TECH ED’S CHOICE
EV CHARGING STANDARDS
On reading CAR’S article on the Jaguar I-pace (August 2018), I wondered if an agreement has been reached among manufacturers on standardisation of charging stations? It would be annoying, to put it mildly, if you got to, say, Colesberg, and found a plug doesn’t fit. DOUG SCOTT Rhenosterspruit The current answer is “no” but hopefully the standards will eventually merge into one.
Background on battery charging
Remember, batteries are direct current (DC) while the electrical grid employs alternating current (AC). Therefore, to charge an electric vehicle using a wall socket at home, the AC current needs to be converted to DC by an onboard charger before the battery can be charged. The maximum power from the wall socket is limited to 3,3 kw (a 15 A socket at 220 V), so the charger can be small enough to fit in the vehicle for normal (slow) charging.
For fast charging (50 kw and higher), the charger cannot be housed in the car and is proprietary, i.e. a charging station. When an EV plugs into a fast charger, the charger has already converted the AC supply to DC and supplies the EV battery directly with DC.
It’s clear the charging methods (slow and fast) need two separate connecters (and plugs).
For standard (slow) charging, many manufacturers opted for the Type 1 connector because it offered safe home charging with an onboard charger. Because three-phase power supply is quite common in Germany, the German OEMS decided to take the Type 1 connector and add two extra pins to allow three-phase home charging that ups the charging rate considerably. This connector is now known as the Type 2 connector and is the most common connector for standard charging.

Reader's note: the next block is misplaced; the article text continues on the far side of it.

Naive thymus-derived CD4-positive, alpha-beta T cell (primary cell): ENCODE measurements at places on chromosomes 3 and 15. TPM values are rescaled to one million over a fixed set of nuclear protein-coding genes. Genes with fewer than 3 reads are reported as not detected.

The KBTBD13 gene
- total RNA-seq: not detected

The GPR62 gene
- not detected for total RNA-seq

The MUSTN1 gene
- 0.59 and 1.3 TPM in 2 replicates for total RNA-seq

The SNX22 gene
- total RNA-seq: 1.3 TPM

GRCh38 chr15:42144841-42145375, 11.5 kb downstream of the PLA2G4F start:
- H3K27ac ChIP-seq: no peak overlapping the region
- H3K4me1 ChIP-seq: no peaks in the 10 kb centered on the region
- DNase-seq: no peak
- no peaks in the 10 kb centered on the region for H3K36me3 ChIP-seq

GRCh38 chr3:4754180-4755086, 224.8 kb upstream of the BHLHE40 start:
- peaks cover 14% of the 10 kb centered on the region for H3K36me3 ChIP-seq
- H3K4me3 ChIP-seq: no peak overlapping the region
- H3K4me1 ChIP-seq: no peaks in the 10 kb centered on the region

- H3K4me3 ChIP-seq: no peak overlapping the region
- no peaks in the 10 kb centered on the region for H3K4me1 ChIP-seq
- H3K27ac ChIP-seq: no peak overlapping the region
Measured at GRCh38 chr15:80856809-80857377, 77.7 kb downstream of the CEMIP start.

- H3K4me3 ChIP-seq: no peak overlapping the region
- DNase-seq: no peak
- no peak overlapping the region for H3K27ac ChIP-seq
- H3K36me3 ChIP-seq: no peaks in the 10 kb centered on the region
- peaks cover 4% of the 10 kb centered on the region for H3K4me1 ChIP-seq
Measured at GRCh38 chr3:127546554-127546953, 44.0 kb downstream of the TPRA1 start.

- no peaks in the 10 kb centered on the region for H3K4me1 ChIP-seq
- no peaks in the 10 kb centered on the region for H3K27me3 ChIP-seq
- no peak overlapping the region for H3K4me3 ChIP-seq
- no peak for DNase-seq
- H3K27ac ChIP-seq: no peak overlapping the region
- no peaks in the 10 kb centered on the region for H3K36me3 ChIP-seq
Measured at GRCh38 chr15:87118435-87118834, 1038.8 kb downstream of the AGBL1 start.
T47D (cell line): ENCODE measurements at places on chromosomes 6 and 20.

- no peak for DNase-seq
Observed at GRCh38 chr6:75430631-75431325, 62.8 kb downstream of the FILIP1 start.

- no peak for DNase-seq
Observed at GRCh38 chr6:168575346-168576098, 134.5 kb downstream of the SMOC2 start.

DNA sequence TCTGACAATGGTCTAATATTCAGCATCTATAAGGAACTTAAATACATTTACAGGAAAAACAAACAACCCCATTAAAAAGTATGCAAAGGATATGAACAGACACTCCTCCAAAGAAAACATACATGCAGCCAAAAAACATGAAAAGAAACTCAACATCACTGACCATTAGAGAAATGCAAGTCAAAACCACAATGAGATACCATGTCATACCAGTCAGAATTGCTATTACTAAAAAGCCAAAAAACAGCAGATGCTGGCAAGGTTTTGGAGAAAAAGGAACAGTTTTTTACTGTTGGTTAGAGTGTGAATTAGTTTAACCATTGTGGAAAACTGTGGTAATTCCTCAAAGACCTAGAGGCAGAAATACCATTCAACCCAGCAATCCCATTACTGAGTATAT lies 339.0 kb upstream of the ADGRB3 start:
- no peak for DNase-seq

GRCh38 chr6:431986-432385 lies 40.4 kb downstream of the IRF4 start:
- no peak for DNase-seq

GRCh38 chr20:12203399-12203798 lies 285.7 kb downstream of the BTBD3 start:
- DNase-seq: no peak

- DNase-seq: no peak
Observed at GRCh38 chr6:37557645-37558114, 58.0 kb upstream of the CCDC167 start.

When it comes to fast charging, there are again more options. Japanese manufacturers agreed on the Charge on the Move (CHADEMO) standard initially fixed at 50 kw with a communication protocol over the CAN bus. Manufacturers that signed up to this standard include Mitsubishi, Nissan, Toyota and it was licensed to Kia and PSA.
Germany was, however, not prepared to pay the licensing fee for a technology it did not agree with and adapted the Type 2 connector with two extra connectors for DC positive and negative and called this new connector the Combined Charging System (CCS), as it allows normal and fast charging through the same connector.
Tesla also uses the Type 2 connector but handles fast charging (up to 120 kw) differently when plugged into its own Supercharger charging network.
One charger for all
At least companies such as ABB are developing charging stations with connectors for all the above, almost like a fuel station with different fuels (93, 95 and diesel, for example). Let’s hope an agreement is soon reached between manufacturers to standardise the charging system.